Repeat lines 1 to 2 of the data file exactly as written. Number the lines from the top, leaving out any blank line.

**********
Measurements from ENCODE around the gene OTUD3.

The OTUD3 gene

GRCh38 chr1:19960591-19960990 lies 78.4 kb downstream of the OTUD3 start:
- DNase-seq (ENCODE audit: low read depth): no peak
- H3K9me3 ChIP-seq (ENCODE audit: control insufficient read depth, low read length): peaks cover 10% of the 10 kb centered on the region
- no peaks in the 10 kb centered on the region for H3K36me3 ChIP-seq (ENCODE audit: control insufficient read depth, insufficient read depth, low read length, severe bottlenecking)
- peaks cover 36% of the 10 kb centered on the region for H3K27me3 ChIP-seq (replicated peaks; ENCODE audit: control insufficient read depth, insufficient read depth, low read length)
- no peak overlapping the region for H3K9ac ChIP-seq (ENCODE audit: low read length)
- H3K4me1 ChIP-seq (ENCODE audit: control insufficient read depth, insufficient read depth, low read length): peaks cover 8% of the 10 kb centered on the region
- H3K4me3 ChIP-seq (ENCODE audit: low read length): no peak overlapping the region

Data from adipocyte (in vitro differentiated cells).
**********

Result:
Measurements from ENCODE around the gene OTUD3.

The OTUD3 gene